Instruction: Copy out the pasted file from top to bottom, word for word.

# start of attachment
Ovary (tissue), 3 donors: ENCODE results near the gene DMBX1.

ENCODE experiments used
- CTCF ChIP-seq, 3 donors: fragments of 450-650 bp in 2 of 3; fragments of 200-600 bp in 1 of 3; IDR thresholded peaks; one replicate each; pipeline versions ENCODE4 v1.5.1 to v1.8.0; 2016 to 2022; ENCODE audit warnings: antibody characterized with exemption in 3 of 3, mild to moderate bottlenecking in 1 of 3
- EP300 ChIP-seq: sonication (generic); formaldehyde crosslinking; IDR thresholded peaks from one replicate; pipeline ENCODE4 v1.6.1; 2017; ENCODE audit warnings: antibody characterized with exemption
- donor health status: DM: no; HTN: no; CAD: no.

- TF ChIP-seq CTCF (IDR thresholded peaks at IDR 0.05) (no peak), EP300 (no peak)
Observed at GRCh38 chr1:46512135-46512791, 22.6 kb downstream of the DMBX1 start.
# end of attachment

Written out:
Ovary (tissue), 3 donors: ENCODE results near the gene DMBX1.

ENCODE experiments used
- CTCF ChIP-seq, 3 donors: fragments of 450-650 bp in 2 of 3; fragments of 200-600 bp in 1 of 3; IDR thresholded peaks; one replicate each; pipeline versions ENCODE4 v1.5.1 to v1.8.0; 2016 to 2022; ENCODE audit warnings: antibody characterized with exemption in 3 of 3, mild to moderate bottlenecking in 1 of 3
- EP300 ChIP-seq: sonication (generic); formaldehyde crosslinking; IDR thresholded peaks from one replicate; pipeline ENCODE4 v1.6.1; 2017; ENCODE audit warnings: antibody characterized with exemption
- donor health status: DM: no; HTN: no; CAD: no.

- TF ChIP-seq CTCF (IDR thresholded peaks at IDR 0.05) (no peak), EP300 (no peak)
Observed at GRCh38 chr1:46512135-46512791, 22.6 kb downstream of the DMBX1 start.